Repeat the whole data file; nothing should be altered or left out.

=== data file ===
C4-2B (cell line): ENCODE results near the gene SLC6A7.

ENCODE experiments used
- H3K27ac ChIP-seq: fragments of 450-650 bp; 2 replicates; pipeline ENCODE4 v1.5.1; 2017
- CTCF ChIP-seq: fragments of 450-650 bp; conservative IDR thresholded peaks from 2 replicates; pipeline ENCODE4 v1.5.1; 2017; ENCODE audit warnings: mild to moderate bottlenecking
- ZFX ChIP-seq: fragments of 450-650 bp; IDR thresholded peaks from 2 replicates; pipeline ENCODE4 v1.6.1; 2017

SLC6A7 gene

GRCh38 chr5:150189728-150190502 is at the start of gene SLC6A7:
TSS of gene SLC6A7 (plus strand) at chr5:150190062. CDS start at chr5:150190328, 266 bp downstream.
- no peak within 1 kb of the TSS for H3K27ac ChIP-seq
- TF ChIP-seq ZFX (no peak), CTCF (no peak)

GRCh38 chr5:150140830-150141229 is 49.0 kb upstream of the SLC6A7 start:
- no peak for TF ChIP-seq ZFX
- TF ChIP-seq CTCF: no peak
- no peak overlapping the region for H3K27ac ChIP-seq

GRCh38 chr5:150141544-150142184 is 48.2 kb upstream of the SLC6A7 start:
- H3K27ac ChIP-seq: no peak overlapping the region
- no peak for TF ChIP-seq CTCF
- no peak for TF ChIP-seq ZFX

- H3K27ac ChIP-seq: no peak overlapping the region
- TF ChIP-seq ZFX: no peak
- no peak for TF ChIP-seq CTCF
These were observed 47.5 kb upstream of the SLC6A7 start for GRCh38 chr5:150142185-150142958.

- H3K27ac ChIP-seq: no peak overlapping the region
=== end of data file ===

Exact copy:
C4-2B (cell line): ENCODE results near the gene SLC6A7.

ENCODE experiments used
- H3K27ac ChIP-seq: fragments of 450-650 bp; 2 replicates; pipeline ENCODE4 v1.5.1; 2017
- CTCF ChIP-seq: fragments of 450-650 bp; conservative IDR thresholded peaks from 2 replicates; pipeline ENCODE4 v1.5.1; 2017; ENCODE audit warnings: mild to moderate bottlenecking
- ZFX ChIP-seq: fragments of 450-650 bp; IDR thresholded peaks from 2 replicates; pipeline ENCODE4 v1.6.1; 2017

SLC6A7 gene

GRCh38 chr5:150189728-150190502 is at the start of gene SLC6A7:
TSS of gene SLC6A7 (plus strand) at chr5:150190062. CDS start at chr5:150190328, 266 bp downstream.
- no peak within 1 kb of the TSS for H3K27ac ChIP-seq
- TF ChIP-seq ZFX (no peak), CTCF (no peak)

GRCh38 chr5:150140830-150141229 is 49.0 kb upstream of the SLC6A7 start:
- no peak for TF ChIP-seq ZFX
- TF ChIP-seq CTCF: no peak
- no peak overlapping the region for H3K27ac ChIP-seq

GRCh38 chr5:150141544-150142184 is 48.2 kb upstream of the SLC6A7 start:
- H3K27ac ChIP-seq: no peak overlapping the region
- no peak for TF ChIP-seq CTCF
- no peak for TF ChIP-seq ZFX

- H3K27ac ChIP-seq: no peak overlapping the region
- TF ChIP-seq ZFX: no peak
- no peak for TF ChIP-seq CTCF
These were observed 47.5 kb upstream of the SLC6A7 start for GRCh38 chr5:150142185-150142958.

- H3K27ac ChIP-seq: no peak overlapping the region